The ADP Research Institute finds the single best predictor of a team’s productivity is whether each team member agrees with the statement:
“I have the chance to use my strengths every day at work.”
This week’s feature article is by Therese Huston, Ph.D., who explains the concept of we-strengths and me-strengths. A we-strength is a strength that elevates the team. A me-strength elevates the individual.
For example, let’s consider Angie. She has a talent for arranging things and loves to arrange her home office space. She has adopted a daily habit of taking 15 minutes to arrange her home office space. This practice energizes her and makes the rest of the day fly by with ease. Her Arranger strength is a me-strength because it energizes her, and the satisfaction comes from within.
Whereas Will has the Strength called Woo – winning others over. It’s a way of energizing groups and making people feel excited. His Woo talent is especially welcome during team meetings and for building excitement around new events. This is a we-strength because it energizes the ‘team.’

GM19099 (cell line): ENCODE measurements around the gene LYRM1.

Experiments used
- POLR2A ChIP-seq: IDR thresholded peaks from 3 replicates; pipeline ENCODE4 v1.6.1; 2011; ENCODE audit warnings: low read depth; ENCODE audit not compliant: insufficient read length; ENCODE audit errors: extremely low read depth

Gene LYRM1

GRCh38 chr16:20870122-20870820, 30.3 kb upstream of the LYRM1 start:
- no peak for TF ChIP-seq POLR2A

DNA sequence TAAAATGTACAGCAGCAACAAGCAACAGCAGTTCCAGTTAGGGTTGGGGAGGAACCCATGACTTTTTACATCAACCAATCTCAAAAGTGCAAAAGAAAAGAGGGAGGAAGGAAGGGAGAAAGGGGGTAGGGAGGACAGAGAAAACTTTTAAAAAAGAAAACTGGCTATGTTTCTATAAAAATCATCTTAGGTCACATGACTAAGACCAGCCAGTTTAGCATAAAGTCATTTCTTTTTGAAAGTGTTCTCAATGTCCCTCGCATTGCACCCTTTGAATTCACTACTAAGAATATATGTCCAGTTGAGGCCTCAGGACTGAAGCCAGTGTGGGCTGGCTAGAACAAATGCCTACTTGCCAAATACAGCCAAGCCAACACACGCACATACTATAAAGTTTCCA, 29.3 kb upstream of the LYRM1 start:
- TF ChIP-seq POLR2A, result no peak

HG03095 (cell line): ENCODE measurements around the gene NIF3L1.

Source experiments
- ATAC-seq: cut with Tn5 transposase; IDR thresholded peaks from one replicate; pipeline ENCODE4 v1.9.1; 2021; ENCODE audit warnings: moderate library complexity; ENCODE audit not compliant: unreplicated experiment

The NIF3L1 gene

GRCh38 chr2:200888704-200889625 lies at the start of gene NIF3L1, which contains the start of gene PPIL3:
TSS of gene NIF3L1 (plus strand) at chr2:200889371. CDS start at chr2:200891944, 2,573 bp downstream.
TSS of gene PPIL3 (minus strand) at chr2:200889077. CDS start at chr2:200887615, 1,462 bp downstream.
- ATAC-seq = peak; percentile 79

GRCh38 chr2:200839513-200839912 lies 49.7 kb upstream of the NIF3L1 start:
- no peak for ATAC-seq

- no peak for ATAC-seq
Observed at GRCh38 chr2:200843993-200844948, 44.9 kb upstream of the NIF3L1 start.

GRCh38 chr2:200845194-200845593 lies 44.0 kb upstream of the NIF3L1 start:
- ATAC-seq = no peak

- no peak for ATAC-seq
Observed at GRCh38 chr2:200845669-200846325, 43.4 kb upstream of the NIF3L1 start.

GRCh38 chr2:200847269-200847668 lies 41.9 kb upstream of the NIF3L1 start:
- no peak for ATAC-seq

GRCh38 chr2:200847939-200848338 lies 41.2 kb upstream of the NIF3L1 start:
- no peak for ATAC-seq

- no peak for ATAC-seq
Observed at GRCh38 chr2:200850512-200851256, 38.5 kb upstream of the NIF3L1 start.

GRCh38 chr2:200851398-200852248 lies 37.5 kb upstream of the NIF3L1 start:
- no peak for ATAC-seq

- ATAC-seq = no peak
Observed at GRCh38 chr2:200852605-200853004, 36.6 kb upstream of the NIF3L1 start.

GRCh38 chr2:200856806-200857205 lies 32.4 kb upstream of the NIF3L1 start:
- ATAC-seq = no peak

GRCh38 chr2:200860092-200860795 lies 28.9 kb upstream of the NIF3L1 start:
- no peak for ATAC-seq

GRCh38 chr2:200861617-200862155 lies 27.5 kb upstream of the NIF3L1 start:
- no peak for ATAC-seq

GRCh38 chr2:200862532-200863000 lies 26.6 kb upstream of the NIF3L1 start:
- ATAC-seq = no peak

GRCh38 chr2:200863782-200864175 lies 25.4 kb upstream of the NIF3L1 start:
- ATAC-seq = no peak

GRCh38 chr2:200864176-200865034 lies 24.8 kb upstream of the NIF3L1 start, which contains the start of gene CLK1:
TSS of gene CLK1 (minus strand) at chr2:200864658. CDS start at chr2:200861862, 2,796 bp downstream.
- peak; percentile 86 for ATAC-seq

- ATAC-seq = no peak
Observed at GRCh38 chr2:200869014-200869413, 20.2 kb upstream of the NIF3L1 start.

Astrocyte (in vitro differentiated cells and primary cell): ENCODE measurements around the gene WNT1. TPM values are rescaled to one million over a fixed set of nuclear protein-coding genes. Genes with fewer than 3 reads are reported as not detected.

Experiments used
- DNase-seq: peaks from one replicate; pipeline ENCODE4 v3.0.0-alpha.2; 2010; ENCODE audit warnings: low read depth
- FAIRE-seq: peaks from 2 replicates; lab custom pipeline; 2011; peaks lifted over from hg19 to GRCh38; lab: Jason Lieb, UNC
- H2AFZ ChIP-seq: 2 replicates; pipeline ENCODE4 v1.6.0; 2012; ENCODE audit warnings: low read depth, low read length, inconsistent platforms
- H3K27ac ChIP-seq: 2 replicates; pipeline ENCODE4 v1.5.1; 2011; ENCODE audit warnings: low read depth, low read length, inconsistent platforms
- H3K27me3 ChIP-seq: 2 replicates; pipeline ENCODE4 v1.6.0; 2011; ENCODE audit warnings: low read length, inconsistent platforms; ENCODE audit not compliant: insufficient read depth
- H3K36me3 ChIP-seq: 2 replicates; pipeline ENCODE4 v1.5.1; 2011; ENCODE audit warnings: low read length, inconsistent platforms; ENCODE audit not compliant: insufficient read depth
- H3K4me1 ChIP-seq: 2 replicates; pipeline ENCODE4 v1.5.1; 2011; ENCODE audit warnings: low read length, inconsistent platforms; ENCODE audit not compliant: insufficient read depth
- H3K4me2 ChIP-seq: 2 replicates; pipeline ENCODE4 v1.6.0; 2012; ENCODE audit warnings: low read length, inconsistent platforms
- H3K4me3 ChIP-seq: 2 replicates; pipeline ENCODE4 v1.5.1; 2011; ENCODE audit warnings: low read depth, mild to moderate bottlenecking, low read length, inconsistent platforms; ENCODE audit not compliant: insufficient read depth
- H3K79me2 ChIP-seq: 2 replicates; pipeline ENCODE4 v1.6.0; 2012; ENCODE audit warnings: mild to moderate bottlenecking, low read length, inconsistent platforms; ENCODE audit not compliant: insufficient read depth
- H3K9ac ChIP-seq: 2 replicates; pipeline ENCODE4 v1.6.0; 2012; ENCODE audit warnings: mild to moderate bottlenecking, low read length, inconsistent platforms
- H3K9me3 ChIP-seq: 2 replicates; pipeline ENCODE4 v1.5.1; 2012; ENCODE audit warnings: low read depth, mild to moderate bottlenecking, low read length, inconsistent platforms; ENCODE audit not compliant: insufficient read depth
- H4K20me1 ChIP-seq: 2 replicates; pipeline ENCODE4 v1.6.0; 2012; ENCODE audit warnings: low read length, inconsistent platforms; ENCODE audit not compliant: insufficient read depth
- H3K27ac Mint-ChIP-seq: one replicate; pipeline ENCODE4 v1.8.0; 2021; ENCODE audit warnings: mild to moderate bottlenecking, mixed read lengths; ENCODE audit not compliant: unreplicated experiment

Knowing and applying your me-strengths and we-strengths makes life better for you and your team. And as a manager learning how to recognize these strengths is key!
We love hearing from you! What are your me-strengths and we-strengths?
Louann and Stephanie
All PeerSpectives Matter
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The 2 kinds of praise we all need to get at work
by Therese Huston, Ideas.ted.com
The first is the praise about a strength that moves the entire team forward, or what I call a “we-strength.” Perhaps Courtney has an easygoing confidence that means she can pitch almost any idea and people will love it. A we-strength is a strength that elevates the team or organization. Because Courtney is so persuasive, she never has to pitch the same idea at multiple meetings, plus your team brings in bigger, higher-paying clients.